There's a ton of action in terms of getting the sport legalized. Here goes:
Amateur MMA gets a boost in Kentucky -
House Bill 684, sponsored by Rep. Steve Riggs ( D-Louisville ), extends regulations enforced by the Kentucky Boxing and Wrestling Authority to amateur MMA bouts. Previously, only professional MMA matches were covered. The bill also establishes a medical review panel for the authority.
The authority's rules help ensure the safety of participants by requiring a medical exam for each competitor, requiring a ringside physician for each match and mandating prompt access to an ambulance, among other measures.
"This was needed legislation, and we are glad it has become law," said Larry Bond, commissioner of the Department of Public Protection, which includes the boxing and wrestling authority. "The legislation will allow some regulation in a contact sport where amateur MMA competitors were exposed to risk and injury by competing in unregulated matches."
More after the jump.
A local politician's effort to squash the sport falls short in Massachusetts:
After hearing a dozen protesting advocates of what's loosely called mixed martial arts - from trainers to parents to participants - the council voted a "leave to withdraw" on Correia's draft ordinance.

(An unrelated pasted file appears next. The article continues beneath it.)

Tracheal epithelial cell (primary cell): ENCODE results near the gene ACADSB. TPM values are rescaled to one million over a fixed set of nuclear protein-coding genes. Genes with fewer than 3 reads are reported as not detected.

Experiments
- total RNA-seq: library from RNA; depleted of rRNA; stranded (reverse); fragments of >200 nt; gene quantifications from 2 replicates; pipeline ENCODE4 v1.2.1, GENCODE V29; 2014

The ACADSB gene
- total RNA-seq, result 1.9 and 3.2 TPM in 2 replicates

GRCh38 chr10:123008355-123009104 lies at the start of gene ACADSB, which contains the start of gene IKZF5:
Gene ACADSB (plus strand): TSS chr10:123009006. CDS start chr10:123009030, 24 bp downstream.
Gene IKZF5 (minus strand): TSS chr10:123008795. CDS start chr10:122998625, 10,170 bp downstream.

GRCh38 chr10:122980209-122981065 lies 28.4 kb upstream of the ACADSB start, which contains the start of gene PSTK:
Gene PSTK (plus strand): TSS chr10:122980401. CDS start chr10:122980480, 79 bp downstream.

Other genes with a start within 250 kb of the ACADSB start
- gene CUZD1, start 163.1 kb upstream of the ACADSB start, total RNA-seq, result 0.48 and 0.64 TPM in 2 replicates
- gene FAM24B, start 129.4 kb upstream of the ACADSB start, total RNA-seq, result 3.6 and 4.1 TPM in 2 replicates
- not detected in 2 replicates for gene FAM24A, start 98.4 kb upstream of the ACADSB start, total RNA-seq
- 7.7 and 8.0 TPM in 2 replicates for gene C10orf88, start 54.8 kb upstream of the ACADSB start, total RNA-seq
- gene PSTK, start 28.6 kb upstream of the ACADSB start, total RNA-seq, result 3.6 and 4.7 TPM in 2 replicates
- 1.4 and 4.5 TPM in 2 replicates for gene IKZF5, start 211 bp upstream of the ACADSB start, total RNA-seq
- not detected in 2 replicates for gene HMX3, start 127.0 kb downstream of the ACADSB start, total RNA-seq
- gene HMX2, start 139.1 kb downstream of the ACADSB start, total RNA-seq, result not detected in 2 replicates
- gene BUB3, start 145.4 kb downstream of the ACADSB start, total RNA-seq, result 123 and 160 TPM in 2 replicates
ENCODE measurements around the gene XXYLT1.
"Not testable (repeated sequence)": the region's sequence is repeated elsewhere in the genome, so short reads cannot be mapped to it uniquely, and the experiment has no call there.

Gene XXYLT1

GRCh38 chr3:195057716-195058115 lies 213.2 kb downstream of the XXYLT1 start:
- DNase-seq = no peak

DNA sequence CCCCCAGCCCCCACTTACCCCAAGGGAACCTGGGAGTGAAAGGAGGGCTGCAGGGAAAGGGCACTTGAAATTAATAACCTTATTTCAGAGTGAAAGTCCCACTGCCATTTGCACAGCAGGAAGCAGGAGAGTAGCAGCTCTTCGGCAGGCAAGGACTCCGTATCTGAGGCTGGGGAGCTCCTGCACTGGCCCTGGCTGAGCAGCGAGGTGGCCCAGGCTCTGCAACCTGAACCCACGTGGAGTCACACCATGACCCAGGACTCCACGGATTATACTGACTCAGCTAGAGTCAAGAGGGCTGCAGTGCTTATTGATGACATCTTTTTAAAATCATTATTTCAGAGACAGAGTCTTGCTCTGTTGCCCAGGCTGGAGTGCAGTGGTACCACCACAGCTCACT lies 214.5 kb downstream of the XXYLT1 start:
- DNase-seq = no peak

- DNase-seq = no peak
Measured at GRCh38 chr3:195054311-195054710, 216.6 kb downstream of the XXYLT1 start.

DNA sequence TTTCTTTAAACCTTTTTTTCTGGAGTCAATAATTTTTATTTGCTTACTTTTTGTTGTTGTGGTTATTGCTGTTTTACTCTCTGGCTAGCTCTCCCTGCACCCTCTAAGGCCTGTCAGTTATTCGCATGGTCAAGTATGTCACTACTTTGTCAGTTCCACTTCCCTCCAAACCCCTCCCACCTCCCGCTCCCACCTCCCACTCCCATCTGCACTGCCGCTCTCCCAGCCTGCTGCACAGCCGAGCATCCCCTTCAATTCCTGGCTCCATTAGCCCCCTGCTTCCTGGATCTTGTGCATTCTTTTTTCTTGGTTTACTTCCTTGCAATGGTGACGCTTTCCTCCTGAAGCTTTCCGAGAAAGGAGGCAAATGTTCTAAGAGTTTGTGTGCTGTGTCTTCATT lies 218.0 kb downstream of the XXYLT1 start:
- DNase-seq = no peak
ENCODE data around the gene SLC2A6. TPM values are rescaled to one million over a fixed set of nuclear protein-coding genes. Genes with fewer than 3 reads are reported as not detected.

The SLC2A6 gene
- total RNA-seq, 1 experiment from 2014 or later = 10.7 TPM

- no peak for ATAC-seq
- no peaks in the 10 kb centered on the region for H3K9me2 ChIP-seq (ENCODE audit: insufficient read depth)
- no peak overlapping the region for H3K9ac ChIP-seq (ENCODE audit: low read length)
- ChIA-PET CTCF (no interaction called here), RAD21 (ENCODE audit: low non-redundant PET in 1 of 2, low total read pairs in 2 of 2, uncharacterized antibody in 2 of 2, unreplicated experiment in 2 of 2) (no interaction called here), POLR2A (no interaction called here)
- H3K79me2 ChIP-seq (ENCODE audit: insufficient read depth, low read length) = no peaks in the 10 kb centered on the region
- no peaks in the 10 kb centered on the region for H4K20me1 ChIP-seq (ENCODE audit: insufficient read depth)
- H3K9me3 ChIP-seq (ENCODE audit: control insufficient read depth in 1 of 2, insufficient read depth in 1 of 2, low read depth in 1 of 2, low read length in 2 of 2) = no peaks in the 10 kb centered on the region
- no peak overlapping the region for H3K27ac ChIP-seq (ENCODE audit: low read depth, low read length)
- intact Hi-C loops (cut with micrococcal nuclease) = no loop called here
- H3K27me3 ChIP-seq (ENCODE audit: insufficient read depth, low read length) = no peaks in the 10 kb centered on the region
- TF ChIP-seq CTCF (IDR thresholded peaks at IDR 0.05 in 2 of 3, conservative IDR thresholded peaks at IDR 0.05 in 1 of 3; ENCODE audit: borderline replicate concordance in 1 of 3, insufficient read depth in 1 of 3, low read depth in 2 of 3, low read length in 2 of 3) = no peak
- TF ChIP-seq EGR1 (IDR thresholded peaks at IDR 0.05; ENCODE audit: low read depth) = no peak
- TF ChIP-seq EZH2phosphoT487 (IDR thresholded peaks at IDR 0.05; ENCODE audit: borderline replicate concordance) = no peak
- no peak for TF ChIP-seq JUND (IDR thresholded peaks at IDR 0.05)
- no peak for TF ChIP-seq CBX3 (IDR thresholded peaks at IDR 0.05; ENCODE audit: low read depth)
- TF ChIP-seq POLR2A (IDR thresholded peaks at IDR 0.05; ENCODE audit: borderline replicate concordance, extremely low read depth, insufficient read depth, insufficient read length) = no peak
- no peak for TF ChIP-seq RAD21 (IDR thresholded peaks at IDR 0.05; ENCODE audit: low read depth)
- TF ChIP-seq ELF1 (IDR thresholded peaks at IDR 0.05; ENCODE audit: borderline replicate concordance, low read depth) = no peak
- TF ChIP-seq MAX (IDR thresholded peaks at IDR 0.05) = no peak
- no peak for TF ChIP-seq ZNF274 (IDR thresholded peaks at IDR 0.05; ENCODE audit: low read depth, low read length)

Rather than continue discussion within its ordinance committee, the council said, in effect, "we're not interested."
"People came from all over the state and their voices were heard," Correia said, criticizing the council's action. "I don't know who spoke for the children of Fall River last night."
"It appeared that the only option was to totally ban mixed martial arts, and I don't feel we had any interest in doing that," said Councilor Cathy Ann Viveiros after proposing not to bring the draft law to their ordinance subcommittee and ask dozens of protesters to return.
Viveiros said she was particularly impressed by parents saying MMA was "working well as an alternative sport," teaching their children discipline, self-protection and self-respect.
And last, but not least, the union lobby in New York could make legalization there a problem:
Union spokesman Eric Sharfstein declined to comment about dealings with Station Casinos and the union's opposition to mixed martial arts in New York.